Standing Strong: 7 Years Since Nuclear Deal Ruling, Civil Society Remains Vigilant, Committed To Energy Justice

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On the eve of South Africa’s Freedom Day, Friday 26 April 2024, the Southern African Faith Communities’ Environment Institute (SAFCEI) – together with Earthlife Africa Johannesburg, Project 90 by 2030, Africa Climate Alliance, Koeberg Alert Alliance, The Green Connection and concerned citizens  held a peaceful vigil outside Parliament in Cape Town. The vigil marked the 7th Anniversary of the landmark court ruling against a secret, illegal R1-trillion nuclear deal, which many believed would bankrupt the country. This day also marks the 38th anniversary of the Chernobyl disaster.

Francesca de Gasparis (Executive Director, SAFCEI) says, “That  the court ruling for the South African case date coincides with the anniversary of the Chernobyl disaster  should be seen as a cautionary tale of the destructive capability of nuclear energy coupled with the devastating consequences of government secrecy. Today we launched Lessons from the South African Nuclear Court Case a short publication on that historic moment so it is not forgotten and in the public interest.”

Nuclear energy projects in Africa raise significant concerns regarding their economic, environmental, and political ramifications. The exorbitant costs incurred are not only burdensome to current economies but also extend their impact to future generations, passing on debt to taxpayers. Moreover, international funding agreements often compromise national sovereignty and security, while the sector's historical secrecy fosters corruption and grants undue influence to political elites. Furthermore, the impracticality of nuclear energy in regions with small, unstable grids and water-stressed environments, coupled with its slow construction pace and reliance on extensive resources, underscores the urgency of exploring more immediate and sustainable power generation alternatives.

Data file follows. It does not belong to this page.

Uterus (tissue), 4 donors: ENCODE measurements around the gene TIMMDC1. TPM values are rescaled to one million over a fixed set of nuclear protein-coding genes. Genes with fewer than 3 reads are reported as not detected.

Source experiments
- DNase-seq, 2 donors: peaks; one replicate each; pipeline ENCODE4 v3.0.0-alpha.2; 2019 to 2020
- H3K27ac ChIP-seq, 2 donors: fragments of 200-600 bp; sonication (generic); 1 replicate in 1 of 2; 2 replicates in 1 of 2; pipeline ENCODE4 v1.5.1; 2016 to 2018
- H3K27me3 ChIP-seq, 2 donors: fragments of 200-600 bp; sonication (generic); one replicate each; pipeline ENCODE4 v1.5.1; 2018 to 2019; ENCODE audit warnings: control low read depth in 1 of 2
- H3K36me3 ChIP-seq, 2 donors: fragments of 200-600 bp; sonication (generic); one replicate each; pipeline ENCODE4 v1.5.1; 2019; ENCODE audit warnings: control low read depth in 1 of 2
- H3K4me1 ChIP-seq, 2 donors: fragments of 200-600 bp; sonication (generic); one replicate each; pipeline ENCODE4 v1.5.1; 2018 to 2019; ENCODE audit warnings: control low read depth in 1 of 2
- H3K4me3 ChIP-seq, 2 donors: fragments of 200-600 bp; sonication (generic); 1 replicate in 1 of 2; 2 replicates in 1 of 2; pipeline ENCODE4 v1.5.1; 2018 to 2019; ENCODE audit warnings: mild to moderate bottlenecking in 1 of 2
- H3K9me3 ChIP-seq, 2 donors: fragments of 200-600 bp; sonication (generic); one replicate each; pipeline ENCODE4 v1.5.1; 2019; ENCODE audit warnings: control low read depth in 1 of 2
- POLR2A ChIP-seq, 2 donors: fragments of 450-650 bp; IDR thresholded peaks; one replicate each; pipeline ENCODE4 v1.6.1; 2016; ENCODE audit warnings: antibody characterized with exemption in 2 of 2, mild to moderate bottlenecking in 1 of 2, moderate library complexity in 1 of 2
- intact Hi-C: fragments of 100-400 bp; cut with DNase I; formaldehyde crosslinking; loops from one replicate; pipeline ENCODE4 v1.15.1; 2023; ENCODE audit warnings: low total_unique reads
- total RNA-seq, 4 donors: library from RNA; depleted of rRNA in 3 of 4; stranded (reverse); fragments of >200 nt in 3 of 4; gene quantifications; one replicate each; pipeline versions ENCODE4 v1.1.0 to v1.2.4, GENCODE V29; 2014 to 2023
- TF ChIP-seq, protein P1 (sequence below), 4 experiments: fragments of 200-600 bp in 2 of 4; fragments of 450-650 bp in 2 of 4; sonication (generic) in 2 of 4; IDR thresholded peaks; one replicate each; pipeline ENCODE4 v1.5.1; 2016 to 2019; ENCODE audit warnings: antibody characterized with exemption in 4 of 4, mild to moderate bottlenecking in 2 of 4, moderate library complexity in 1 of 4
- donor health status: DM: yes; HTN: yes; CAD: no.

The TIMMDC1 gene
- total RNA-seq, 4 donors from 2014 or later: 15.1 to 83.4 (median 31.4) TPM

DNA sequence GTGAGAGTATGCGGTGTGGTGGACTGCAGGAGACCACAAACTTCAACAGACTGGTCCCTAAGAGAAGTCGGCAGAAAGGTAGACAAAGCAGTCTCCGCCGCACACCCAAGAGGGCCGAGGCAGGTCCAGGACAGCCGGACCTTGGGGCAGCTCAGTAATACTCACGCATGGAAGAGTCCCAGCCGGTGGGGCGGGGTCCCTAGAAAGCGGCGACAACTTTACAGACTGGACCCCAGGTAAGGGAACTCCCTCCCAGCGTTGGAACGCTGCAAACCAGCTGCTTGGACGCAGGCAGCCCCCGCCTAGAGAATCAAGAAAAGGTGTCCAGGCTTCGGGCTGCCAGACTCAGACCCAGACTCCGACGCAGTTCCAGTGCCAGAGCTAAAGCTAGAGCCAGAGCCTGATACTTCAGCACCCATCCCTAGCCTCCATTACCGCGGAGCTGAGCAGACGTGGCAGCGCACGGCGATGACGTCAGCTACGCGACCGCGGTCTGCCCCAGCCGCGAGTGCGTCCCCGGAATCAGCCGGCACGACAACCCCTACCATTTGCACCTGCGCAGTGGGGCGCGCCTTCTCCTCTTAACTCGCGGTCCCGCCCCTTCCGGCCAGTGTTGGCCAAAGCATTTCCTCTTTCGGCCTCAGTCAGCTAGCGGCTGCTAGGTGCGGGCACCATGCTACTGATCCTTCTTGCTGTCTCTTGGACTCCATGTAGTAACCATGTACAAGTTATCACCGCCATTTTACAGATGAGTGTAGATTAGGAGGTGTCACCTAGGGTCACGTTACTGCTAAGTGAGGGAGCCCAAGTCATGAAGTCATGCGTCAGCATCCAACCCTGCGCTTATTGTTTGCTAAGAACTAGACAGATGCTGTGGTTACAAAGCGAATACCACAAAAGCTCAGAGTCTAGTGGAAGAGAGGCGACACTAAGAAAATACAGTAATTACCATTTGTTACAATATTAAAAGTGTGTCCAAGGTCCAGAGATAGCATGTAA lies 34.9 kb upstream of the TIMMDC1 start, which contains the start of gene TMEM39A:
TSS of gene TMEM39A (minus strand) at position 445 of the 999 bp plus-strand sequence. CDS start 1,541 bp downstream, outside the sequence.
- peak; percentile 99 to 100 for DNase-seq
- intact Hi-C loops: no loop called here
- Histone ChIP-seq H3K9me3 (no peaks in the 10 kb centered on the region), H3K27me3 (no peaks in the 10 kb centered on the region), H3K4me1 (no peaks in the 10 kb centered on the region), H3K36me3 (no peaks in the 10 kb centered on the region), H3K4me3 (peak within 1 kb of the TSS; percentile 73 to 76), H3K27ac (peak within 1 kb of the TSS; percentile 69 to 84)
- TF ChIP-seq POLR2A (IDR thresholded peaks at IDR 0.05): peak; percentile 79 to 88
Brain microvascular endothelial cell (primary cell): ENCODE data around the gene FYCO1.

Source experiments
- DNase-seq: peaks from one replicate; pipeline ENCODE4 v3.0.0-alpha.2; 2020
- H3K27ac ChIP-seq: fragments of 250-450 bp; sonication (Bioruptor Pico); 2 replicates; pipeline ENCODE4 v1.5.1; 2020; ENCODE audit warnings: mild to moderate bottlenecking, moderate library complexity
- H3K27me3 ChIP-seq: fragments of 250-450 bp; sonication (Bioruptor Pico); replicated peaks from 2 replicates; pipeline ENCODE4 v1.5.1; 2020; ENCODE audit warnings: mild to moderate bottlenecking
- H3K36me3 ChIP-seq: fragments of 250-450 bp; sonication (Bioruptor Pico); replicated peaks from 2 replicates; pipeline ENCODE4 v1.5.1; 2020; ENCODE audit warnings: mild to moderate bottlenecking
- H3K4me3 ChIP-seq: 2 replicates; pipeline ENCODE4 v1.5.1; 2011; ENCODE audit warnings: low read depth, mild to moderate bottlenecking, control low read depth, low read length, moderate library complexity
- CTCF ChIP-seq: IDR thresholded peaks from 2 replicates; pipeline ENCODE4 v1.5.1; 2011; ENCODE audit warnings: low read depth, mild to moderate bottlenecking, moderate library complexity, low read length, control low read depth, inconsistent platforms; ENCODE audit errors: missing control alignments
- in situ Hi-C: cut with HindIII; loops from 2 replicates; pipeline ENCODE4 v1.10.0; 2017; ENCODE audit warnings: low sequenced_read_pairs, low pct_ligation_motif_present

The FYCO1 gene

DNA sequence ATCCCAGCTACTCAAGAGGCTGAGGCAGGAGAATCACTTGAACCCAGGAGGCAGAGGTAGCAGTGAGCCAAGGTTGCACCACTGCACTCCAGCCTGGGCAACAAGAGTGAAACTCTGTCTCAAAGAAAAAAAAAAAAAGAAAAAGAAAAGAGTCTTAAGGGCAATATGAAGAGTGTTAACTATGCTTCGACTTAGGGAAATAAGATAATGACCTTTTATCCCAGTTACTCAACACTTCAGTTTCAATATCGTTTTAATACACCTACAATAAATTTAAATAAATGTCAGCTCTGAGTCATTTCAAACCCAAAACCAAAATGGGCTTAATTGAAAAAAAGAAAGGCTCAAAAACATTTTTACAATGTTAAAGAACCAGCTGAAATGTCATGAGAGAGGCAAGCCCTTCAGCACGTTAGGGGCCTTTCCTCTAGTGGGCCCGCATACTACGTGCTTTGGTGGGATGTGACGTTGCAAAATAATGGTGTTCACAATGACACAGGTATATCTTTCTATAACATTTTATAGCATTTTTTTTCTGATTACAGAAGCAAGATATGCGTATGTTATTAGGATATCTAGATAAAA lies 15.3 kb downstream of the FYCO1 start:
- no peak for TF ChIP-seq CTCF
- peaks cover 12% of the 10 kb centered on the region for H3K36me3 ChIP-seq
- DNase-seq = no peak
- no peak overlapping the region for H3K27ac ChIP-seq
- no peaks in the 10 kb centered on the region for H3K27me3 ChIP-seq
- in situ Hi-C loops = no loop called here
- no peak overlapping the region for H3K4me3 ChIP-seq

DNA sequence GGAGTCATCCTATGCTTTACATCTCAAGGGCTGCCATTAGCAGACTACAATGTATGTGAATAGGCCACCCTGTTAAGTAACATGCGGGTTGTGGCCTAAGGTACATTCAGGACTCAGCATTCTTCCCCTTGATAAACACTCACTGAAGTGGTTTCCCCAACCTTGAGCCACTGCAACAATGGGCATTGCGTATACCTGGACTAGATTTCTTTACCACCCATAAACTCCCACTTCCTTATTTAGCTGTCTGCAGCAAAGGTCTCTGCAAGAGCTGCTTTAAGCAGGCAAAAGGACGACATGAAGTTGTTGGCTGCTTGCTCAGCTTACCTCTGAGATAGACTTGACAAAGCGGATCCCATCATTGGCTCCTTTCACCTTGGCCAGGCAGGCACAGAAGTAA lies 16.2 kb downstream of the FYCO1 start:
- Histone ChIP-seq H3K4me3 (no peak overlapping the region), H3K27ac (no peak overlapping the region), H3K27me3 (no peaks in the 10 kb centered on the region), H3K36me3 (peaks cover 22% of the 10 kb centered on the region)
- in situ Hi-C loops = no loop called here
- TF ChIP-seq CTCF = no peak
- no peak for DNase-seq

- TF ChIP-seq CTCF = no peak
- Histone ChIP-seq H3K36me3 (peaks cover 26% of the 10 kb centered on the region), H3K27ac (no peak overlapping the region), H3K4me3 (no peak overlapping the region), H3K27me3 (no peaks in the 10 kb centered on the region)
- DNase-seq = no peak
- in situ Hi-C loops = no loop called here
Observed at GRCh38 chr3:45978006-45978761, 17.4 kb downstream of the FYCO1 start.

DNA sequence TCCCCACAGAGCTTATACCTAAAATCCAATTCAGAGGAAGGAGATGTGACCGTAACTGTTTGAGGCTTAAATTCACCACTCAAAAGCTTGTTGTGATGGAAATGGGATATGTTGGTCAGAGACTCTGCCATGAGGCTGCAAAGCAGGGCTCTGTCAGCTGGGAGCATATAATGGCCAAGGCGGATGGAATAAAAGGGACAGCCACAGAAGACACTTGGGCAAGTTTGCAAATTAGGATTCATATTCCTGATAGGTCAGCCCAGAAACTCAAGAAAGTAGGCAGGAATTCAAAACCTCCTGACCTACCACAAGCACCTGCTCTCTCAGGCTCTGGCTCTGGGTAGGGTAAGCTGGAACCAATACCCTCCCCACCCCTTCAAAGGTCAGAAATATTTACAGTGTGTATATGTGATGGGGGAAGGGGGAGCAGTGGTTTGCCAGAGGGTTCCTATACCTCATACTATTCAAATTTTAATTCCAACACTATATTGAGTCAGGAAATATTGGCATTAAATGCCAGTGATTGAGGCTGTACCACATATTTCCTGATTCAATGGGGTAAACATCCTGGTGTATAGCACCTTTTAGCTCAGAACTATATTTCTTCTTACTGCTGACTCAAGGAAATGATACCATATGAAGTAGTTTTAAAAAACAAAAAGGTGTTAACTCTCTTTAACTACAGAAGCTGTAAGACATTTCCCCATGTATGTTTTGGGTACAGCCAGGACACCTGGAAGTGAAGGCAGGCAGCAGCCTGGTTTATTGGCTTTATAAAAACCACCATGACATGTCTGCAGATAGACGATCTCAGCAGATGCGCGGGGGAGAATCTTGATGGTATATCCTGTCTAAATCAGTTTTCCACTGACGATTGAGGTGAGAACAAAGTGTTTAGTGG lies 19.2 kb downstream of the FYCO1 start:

Makoma Lekalakala (Earthlife Africa Johannesburg) says, “We oppose any new nuclear energy developments in South Africa as planned in the ntegrated Resource Plan (IRP). We see the issue of radioactive waste and its impact on those who are unfortunate enough to live in areas where they may be affected, as a non-negotiable. The legacy of apartheid is still very much a reality for the people living near the nuclear waste facility in Vaalputs Northern Cape – a site which may grow in size and scale, should the Koeberg life extension get the green light.”

In contrast to the protracted timelines and potential risks associated with nuclear energy, renewable energy sources offer a more viable and cost-effective solution for Africa's energy needs. Embracing renewables not only mitigates environmental concerns but also provides rapid deployment opportunities, creating jobs and bolstering local economies. By prioritising these alternatives, African nations can sidestep the pitfalls of nuclear energy and usher in a brighter, more sustainable energy future, aligned with both economic prosperity and environmental stewardship.

According to Lydia Petersen, a community activist with a keen interest in the various safety issues associated with the plans to extend the lifespan of the Koeberg Nuclear Power Plant, “One of the key concerns, which government does not seem to want to talk about is the various issues of safety relating to Eskom’s proposed life-extension plans for the aging Koeberg power plant. As we celebrate civil society’s victory over poor government decision-making, we need to mobilise the masses to stop these dangerous plans. From recent reports from the International Atomic Energy Agency (IAEA), Eskom has not done its due diligence regarding repairs that are required. As Eskom pushes to get a license to extend the life of the plant for another 20 years, the safety of the aging nuclear plant should be its top priority.”

Gabriel Klaasen (Project 90 by 2030) says, “We must put a stop to poor energy decisions by government. On the one hand, there are those decisions that could bankrupt the country – like we saw with the secret nuclear deal with Russia – and then there are those decisions which leave the majority of South Africans in the cold and dark. It is time for this government to realise that the only way we can ensure safe, affordable and available electricity sources that do less harm to the environment, is by meaningfully involving its people in these discussions. Anything other than that will likely result in continued pushback from those who fear they will be adversely affected by these decisions.”

“South Africa needs an Integrated Energy Plan, energy sources that are chosen by the people for the people. This is why we call on South Africans to join us, to make their voices heard and in shaping the country’s energy future! This is why we celebrate the past victories, to show our fellow citizens that when we unite, we can achieve what seems to be impossible. Now is the time for the public to get involved in the country’s energy decisions. Just look at where excluding the people’s voice has gotten us, a debilitating energy crisis that still relies on sources that harm our people and the environment. Together, we can ensure affordability, safety, and reliability, and address energy poverty. This is why we demand transparency from our leaders, so that all South Africans can have a brighter, cleaner future,” concludes de Gasparis.